Indeed, Mr. Schoendienst led the National League in fielding percentage at second base seven times, in addition to hitting better than .300 for a full season on five occasions and being named to 10 All-Star squads. Mr. Schoendienst’s defensive percentage of .9934 in 1956 lasted as a National League mark for 30 years.

Mr. Schoendienst was surprised and crushed when he was dealt at the trading deadline in 1956 to the New York Giants in a nine-player deal that brought shortstop Alvin Dark to St. Louis. But, a year and a day later, Mr. Schoendienst was sent by the Giants to the Milwaukee Braves, whom he helped lead to pennants in 1957 and 1958 before being limited to just five games in 1959 after he had been beset by tuberculosis.

The Milwaukee franchise won its first and only World Series in 1957, with Henry Aaron named the Most Valuable Player that year. But, in Aaron’s mind, there was only one MVP and it wasn’t himself.

“We don’t win it without Red. He was our Most Valuable Player,” Aaron said many times in succeeding years. Mr. Schoendienst hit .310 for the Braves as their midseason spark and finished third in the league MVP vote, an almost astonishing accomplishment as he played just more than half a season with Milwaukee that year.

Counting his seasons with Aaron as a teammate, Mr. Schoendienst had the distinction of being teammates with Hall of Famers Aaron, Musial and Willie Mays of the Giants, just as those three had the distinction of being his teammate.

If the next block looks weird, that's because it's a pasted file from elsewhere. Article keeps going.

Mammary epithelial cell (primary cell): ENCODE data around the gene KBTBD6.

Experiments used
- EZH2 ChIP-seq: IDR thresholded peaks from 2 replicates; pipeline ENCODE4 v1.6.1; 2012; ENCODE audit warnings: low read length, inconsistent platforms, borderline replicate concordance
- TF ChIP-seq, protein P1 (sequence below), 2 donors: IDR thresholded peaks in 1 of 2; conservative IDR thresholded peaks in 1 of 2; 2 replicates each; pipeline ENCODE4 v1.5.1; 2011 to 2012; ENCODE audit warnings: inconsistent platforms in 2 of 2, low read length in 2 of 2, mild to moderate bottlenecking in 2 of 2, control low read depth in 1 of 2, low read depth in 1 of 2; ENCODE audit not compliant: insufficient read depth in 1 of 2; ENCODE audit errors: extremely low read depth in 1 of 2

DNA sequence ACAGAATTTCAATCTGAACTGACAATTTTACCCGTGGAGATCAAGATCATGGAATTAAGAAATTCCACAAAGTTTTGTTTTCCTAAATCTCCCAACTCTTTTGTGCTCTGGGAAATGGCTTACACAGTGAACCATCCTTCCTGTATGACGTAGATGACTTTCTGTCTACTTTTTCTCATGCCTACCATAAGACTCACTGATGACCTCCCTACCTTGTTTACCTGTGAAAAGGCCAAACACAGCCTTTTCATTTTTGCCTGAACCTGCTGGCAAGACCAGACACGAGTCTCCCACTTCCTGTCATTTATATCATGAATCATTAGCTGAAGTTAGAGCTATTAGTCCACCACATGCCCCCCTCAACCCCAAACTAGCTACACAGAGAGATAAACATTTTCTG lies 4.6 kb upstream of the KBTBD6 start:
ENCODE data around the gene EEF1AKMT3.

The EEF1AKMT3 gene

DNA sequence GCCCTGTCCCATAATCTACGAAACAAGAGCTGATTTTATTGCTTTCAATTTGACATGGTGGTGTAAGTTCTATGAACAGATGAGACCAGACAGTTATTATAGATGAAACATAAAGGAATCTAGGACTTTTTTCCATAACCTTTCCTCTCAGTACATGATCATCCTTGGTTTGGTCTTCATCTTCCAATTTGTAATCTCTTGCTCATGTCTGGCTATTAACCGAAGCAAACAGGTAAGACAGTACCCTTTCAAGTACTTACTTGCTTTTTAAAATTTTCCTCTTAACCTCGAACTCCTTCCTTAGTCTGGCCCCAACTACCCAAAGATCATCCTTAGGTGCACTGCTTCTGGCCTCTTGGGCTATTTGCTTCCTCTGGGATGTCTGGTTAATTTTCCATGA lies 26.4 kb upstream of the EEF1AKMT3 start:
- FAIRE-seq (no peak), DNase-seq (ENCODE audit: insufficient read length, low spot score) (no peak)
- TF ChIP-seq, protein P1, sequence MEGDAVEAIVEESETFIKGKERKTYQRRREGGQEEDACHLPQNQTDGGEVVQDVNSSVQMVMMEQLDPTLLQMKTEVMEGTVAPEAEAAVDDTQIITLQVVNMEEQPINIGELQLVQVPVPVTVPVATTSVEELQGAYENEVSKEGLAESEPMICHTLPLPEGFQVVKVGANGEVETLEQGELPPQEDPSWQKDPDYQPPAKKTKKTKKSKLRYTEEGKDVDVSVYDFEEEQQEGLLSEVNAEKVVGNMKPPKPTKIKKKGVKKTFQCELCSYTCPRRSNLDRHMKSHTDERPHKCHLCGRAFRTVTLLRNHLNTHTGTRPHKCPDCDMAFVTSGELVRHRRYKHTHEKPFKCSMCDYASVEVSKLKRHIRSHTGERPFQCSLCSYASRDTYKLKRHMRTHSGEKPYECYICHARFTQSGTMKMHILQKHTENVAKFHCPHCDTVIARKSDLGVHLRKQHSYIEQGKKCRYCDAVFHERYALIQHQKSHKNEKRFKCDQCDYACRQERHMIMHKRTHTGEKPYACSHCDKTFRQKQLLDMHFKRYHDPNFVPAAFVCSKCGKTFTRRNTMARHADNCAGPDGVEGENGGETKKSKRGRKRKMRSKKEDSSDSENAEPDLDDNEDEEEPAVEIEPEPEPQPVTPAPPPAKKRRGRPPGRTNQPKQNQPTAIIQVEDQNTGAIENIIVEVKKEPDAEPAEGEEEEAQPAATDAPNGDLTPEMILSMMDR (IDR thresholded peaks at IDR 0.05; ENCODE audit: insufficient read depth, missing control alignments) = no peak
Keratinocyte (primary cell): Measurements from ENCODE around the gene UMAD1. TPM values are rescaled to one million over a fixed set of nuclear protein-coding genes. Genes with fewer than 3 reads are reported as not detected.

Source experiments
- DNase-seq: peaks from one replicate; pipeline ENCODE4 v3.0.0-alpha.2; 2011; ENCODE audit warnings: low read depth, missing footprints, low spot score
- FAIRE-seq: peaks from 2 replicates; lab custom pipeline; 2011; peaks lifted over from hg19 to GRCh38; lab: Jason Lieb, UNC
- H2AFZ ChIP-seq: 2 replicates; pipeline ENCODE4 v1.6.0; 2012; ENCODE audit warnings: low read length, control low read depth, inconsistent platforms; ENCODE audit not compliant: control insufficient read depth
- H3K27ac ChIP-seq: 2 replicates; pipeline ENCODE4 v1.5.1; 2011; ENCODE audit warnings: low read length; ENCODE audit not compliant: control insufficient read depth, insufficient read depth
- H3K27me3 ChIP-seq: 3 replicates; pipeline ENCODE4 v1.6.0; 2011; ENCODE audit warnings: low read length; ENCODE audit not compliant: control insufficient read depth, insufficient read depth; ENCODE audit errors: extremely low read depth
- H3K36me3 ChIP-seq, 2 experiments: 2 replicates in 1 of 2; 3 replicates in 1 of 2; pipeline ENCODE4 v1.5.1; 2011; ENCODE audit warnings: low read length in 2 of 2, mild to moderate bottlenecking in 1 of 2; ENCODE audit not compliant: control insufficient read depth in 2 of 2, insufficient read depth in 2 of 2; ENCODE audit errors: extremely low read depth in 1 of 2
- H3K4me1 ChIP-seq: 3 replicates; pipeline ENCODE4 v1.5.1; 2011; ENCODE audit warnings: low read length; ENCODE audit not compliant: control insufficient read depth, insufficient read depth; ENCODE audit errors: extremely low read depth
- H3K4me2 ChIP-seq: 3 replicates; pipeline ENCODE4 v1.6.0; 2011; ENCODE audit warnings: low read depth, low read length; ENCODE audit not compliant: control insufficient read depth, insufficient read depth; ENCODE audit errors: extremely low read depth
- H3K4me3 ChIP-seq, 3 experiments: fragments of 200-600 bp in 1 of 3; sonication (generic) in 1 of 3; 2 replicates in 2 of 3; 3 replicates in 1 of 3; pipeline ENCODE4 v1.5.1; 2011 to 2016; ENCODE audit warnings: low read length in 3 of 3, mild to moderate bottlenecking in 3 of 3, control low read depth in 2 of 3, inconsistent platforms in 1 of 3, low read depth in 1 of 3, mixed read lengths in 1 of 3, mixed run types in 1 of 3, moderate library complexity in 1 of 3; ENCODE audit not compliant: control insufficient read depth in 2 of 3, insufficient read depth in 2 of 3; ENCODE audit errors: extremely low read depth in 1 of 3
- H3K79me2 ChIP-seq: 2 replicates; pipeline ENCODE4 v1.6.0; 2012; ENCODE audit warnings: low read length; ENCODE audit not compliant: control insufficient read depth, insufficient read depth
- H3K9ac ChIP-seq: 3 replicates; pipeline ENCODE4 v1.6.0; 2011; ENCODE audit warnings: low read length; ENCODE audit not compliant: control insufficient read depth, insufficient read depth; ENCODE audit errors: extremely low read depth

Mr. Schoendienst’s career had taken form when he was named the International League Most Valuable Player in 1943 as he hit .337 for the Cardinals’ Rochester Class AAA farm team and then he batted .373 in 25 games for Rochester the next year before going into the Army.

But Mr. Schoendienst was discharged in 1945 due to a severe eye injury and an injured left shoulder and soon joined the Cardinals, making the team out of spring training.

After his year in the outfield, Mr. Schoendienst moved to second base in 1946, helping the Cardinals to their third World Series title in five years.

He would be a staple at second base for the Cardinals for the next 10 years. His best offensive year came in 1953 when he finished second in the NL batting race, hitting .342, two points behind Carl Furillo of Brooklyn.

Mr. Schoendienst hit 15 home runs that year and 84 for his career. But the home run he was most noted for was his 14th-inning blast off Detroit left-hander Ted Gray to win the 1950 All-Star Game for the National League in Chicago’s Comiskey Park.

Mr. Schoendienst also would manage the National League to All-Star victories in 1968 and 1969. He is the only person to have managed the Cardinals in four decades. After his 12-season stint from 1965-76, Mr. Schoendienst finished out the 1980 season as manager and then managed in 1990 between the resignation of Whitey Herzog and the hiring of Joe Torre.

The “Redhead” achieved 1,041 victories as a Cardinals manager, second only to La Russa. As a player, he hit .289 for his career, and his fielding average was a snappy .983.

When his playing, coaching and managing days were over, Mr. Schoendienst still was a font of information for La Russa, who often asked Mr. Schoendienst for his opinions when La Russa had his successful run as manager of the Cardinals that ended in 2011.

Mr. Schoendienst’s No. 2 was retired officially in 1996, yet he wore it for many years afterward. For a long time, La Russa had a picture of Mr. Schoendienst in the manager’s office with the caption, “His uniform’s retired. But he’s not.”